Witnessing History: Kansas Governor Signs Anti-Discrimination Order
September 15, 2007
TOPEKA, Kan. -- Cora Holt had tears in her eyes. A human services specialist with the Kansas Department of Social and Rehabilitation Services, Holt had once lost a job because she was a lesbian.
On Friday, Aug. 31, I stood with Holt, other state employees and equality activists, waiting for Gov. Kathleen Sebelius to arrive in her Statehouse office for a signing ceremony.
I attended because I helped with the Kansas Equality Coalition?s publicity on the event. The non-partisan coalition, dedicated to ending discrimination against LGBT people, worked with the governor?s office on the executive order?s language, along with the Human Rights Campaign?s Kansas City affiliate and the Kansas Democratic LGBT Caucus.
More than 20 of us had come from all over Kansas to witness the event. We were LGBT and straight, mothers and fathers, Democrats and Republicans, young and old. For Holt, the signing ceremony was personal in a way that went beyond politics, activism or speeches.
Holt reached out to touch the executive order that was waiting for Sebelius? signature. ?Touching this is touching my freedom,? Holt said. ?I don?t have to live in the closet anymore. I can be honest about who I am.?
Soon afterward, Sebelius arrived, made a statement and picked up a black Sharpie pen. With one quick motion, the governor signed the order protecting Holt and 25,000 other executive branch employees from discrimination based on sexual orientation or gender identity.
Holt beamed. We all applauded. But it wasn?t only the governor?s signature that made history that day; it was also her words.
Sebelius told TV cameras and newspaper reporters that taking this action was simply the right thing to do.
?We were out of date and out of step,? Sebelius said. ?We need to make sure in Kansas that all of our employees are treated with dignity and respect and that the doors to state employment are open to all.?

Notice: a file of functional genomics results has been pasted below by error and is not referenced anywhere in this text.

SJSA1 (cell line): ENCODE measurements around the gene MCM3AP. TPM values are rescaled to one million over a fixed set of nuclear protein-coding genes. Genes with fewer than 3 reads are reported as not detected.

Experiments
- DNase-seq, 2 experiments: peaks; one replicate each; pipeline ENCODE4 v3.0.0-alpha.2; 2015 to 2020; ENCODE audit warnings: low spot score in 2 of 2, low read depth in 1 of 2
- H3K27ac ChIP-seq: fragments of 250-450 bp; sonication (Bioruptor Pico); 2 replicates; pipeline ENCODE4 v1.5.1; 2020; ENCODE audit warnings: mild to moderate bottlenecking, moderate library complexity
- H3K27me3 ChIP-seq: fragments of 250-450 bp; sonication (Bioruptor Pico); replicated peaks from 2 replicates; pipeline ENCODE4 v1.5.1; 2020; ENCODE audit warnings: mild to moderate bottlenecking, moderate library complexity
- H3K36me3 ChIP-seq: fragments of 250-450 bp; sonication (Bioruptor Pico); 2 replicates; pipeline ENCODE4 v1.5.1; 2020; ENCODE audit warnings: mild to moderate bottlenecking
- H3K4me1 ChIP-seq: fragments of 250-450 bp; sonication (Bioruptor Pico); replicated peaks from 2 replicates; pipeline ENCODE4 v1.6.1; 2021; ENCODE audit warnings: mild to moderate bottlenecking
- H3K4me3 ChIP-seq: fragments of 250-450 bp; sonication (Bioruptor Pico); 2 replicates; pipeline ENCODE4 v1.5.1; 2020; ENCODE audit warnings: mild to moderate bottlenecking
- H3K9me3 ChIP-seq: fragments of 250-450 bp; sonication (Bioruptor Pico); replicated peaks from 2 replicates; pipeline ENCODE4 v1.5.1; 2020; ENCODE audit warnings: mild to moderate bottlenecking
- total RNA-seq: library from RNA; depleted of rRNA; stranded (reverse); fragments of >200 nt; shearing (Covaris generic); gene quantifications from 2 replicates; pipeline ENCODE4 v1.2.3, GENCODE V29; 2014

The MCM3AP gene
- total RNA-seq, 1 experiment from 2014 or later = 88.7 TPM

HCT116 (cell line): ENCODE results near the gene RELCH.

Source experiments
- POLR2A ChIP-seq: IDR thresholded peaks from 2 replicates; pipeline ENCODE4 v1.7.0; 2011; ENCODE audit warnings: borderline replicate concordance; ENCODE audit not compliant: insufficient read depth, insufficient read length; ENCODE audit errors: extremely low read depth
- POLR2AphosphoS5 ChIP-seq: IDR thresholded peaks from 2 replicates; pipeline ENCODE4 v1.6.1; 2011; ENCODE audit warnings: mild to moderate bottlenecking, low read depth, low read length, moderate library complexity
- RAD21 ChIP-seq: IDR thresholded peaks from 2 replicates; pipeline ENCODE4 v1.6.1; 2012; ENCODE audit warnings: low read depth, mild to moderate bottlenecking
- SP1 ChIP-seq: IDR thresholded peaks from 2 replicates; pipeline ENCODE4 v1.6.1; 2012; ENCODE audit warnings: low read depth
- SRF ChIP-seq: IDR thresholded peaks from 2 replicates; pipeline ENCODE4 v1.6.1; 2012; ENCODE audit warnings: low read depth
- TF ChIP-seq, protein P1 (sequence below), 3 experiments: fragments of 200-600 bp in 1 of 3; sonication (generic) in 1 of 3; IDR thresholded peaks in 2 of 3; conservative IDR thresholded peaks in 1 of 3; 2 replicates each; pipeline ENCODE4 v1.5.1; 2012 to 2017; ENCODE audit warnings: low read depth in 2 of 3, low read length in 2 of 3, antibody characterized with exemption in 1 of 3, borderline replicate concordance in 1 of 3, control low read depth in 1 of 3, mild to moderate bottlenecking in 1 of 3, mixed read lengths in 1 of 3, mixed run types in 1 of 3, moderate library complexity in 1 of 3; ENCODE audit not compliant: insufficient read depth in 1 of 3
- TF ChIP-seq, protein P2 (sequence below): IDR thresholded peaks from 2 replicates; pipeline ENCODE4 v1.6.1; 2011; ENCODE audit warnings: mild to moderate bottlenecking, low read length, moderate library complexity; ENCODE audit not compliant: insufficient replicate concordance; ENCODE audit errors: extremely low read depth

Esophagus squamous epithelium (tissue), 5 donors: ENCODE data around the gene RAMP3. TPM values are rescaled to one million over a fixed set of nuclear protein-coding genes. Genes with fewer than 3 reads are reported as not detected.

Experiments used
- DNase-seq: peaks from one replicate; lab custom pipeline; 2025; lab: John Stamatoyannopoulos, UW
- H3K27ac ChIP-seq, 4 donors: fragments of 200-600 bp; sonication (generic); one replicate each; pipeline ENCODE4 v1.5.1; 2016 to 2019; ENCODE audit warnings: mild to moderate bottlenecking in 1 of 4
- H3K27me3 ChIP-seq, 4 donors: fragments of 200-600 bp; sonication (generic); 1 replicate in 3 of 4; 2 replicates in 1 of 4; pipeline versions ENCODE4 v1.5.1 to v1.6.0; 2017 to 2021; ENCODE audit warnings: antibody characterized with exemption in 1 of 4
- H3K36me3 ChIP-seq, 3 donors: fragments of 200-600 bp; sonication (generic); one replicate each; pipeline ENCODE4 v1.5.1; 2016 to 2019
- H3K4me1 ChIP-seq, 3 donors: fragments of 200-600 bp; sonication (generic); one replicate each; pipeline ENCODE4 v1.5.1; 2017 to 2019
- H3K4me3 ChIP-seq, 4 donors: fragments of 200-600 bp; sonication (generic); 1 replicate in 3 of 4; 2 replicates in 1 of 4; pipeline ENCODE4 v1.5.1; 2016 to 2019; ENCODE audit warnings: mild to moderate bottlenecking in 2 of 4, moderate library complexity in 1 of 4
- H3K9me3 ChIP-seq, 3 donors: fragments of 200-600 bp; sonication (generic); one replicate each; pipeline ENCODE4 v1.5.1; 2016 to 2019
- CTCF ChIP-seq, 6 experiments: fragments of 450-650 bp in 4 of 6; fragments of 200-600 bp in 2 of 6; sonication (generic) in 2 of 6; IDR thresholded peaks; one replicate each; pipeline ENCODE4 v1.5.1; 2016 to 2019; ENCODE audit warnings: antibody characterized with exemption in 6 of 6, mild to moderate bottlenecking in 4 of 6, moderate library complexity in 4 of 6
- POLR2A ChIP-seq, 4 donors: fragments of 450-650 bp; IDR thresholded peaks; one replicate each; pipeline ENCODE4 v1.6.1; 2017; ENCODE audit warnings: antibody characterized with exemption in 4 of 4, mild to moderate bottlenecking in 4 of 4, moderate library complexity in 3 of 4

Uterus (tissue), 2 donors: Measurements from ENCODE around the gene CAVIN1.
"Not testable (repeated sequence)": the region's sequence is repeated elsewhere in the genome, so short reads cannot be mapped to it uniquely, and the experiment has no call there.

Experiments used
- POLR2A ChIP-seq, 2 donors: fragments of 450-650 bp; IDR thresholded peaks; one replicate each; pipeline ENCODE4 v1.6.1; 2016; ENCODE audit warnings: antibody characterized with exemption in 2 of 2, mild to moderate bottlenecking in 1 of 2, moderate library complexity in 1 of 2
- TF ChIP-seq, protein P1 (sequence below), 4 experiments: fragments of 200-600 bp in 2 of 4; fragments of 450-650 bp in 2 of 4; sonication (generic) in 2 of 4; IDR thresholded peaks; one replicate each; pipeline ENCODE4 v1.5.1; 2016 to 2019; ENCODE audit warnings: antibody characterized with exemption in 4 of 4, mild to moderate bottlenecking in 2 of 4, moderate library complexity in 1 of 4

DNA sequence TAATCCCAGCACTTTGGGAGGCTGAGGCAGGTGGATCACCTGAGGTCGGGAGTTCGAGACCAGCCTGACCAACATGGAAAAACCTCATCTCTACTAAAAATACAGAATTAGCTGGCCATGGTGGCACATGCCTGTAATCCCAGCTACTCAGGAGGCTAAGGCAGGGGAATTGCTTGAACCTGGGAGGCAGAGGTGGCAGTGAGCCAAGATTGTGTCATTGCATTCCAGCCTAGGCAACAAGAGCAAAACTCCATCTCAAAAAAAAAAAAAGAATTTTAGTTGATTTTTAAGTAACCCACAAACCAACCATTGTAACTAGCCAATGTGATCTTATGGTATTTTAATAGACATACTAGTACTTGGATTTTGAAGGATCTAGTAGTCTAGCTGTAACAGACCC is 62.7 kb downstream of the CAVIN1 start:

Sebelius also told reporters that she supports Senate Bill 163, which would extend protection against discrimination to all LGBT Kansans. The bill is pending in a Senate committee and could be taken up by the Legislature when it returns to work in January. This was the first time the governor has spoken out on the bill.
Sebelius? words and sincerity touched my heart deeply that Friday. After answering reporters? questions, she got up from her desk and waded into the crowd to hand out ceremonial pens. As Sebelius began to greet people, she said, ?I?m sorry it took us so long.?
It was an apology I welcomed hearing.
Sebelius? order is a step forward, but it only provides protection to employees who work for the governor. Among Kansas municipalities, only Lawrence, Mission, Topeka and Shawnee County provide protection against LGBT job discrimination in one form or another. However, even that protection is limited to city employees in some cities, such as Topeka.
In Missouri, LGBT state employees are not protected against discrimination. They can still be legally fired because of their sexual orientation or gender identity.
After the ceremony, Jason Dilts wrote about the problem of discrimination in an e-mail to members of the Kansas Democratic LGBT Caucus. Dilts is president of the caucus and a founding member of the Equality Coalition.
?Many people do not realize that in the 21st Century it is legal to fire someone from their job for being gay,? he wrote. ?Unless a state?s non-discrimination law expressively lists sexual orientation as a protected class, gay people are at risk of being fired for no reason other than their employer objects to their sexuality. That is the reality for gay and lesbian people in 30 states across the country, and for transsexuals the numbers are even worse.?
At the same time that governments are lagging, corporate America has moved ahead to fight discrimination. More than 90 percent of the Fortune 500 companies have already implemented non-discrimination policies including sexual orientation, according to HRC. The most recent corporate anti-discrimination policies also include gender identity.
A May 2007 Gallup Poll found that 89 percent of Americans believe that lesbians and gays should have ?equal rights in terms of job opportunities.? A 2004 Hart Research poll found that 65 percent of those surveyed believed that it should be illegal to fire people if they are transgender.
Sebelius? executive order doesn?t end the debate over fairness in Kansas. Judging by some reactions to the order, the fight is just heating up. Rep. Arlen Siegfreid, of Olathe, chairman of the House committee that would consider this kind of issue, pledged to look at it during the upcoming session.
A national conservative organization, the Liberty Counsel, has already called the governor?s action ?radical.?
I have to wonder, though, about their definition of the word ?radical.? How radical is it to treat people fairly and judge them on the quality of their work? How radical is it to live by the Golden Rule?